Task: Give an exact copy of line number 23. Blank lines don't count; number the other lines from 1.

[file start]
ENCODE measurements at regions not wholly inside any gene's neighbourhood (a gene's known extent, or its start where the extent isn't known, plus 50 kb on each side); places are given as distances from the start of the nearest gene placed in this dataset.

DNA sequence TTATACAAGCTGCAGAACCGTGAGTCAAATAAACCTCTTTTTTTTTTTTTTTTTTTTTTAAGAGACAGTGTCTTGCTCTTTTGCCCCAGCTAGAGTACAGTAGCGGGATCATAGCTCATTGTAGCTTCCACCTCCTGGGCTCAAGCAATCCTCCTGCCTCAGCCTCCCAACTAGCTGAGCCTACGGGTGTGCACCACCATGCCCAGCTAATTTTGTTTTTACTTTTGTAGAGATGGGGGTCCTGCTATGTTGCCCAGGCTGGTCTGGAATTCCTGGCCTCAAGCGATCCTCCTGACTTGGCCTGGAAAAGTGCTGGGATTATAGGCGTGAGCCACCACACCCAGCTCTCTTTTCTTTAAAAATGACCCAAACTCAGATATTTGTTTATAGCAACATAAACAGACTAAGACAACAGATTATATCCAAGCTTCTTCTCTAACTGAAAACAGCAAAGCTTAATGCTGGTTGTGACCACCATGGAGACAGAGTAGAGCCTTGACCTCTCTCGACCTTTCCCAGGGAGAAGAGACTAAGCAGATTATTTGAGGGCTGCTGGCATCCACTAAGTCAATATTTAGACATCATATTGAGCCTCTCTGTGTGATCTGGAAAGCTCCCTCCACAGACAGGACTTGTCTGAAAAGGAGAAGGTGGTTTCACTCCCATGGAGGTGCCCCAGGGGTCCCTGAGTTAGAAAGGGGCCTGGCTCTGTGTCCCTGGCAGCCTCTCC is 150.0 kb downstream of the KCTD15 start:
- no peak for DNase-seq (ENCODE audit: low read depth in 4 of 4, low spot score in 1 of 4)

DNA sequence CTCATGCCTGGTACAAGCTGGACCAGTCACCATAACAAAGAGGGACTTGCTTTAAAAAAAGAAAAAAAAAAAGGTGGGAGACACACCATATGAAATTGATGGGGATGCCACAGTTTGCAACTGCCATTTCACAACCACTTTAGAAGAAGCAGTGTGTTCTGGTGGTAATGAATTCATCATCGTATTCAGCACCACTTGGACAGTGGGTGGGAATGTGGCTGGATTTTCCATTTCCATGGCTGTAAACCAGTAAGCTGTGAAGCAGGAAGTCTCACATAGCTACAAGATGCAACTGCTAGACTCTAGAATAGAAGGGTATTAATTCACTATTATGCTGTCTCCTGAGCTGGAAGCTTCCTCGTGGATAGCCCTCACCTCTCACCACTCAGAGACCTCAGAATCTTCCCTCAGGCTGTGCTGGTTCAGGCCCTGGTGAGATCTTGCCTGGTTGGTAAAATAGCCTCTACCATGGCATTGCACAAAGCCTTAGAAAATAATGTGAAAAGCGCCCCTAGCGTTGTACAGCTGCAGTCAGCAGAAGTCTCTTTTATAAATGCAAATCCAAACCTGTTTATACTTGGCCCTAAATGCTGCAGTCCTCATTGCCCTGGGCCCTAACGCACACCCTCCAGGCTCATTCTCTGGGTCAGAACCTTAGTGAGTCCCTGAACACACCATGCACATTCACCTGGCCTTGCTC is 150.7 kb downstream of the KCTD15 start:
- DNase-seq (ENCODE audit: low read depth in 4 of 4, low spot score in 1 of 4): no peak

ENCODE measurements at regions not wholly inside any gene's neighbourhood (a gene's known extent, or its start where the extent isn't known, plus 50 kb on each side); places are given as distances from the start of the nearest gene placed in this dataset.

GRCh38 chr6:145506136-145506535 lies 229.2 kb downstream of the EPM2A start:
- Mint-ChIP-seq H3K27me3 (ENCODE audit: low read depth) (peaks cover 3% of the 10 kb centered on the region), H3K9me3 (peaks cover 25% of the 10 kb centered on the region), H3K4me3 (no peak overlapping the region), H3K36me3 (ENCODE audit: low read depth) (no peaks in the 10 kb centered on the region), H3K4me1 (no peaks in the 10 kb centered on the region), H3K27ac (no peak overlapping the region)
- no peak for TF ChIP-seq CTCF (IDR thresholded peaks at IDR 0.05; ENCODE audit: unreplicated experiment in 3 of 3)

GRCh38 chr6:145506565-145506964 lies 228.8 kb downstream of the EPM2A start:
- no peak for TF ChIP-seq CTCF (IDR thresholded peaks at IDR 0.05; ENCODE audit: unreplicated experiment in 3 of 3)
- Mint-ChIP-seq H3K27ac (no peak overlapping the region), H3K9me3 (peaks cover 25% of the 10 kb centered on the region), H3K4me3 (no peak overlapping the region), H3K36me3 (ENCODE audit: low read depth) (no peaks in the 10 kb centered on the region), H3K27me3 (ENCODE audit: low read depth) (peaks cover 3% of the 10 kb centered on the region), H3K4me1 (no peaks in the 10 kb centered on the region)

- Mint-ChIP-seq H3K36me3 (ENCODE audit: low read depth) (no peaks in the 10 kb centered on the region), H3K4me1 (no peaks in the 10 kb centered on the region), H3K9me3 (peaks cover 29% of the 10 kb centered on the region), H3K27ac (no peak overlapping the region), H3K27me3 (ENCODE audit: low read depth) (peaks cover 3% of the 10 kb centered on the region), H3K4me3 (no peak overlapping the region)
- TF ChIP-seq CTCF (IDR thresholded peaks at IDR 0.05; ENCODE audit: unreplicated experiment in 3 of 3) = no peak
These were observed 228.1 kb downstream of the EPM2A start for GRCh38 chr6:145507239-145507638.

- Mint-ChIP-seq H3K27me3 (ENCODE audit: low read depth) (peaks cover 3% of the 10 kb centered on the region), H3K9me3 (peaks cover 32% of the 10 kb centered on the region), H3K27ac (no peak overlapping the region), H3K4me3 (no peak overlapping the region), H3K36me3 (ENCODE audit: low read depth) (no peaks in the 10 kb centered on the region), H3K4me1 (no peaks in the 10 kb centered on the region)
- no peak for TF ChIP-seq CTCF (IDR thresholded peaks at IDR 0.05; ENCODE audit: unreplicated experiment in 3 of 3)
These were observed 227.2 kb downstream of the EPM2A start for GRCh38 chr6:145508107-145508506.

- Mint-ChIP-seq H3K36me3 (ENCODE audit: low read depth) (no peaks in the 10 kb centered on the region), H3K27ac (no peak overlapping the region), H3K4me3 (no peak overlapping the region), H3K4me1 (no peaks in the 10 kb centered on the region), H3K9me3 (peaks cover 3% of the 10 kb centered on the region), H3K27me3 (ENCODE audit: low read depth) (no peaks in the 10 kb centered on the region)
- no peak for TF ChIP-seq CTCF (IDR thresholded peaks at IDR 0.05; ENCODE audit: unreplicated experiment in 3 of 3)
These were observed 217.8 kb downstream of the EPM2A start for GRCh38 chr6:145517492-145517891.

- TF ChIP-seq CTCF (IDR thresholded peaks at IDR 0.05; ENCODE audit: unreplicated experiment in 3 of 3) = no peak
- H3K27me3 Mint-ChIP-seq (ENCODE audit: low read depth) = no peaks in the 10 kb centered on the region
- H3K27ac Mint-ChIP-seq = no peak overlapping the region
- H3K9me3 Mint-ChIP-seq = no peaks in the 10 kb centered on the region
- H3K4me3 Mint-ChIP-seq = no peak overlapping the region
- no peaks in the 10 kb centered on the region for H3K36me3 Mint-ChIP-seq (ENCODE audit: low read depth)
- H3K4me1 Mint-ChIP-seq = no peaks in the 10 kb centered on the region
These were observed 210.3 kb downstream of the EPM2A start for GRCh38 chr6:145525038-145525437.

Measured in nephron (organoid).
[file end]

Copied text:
- H3K27me3 Mint-ChIP-seq (ENCODE audit: low read depth) = no peaks in the 10 kb centered on the region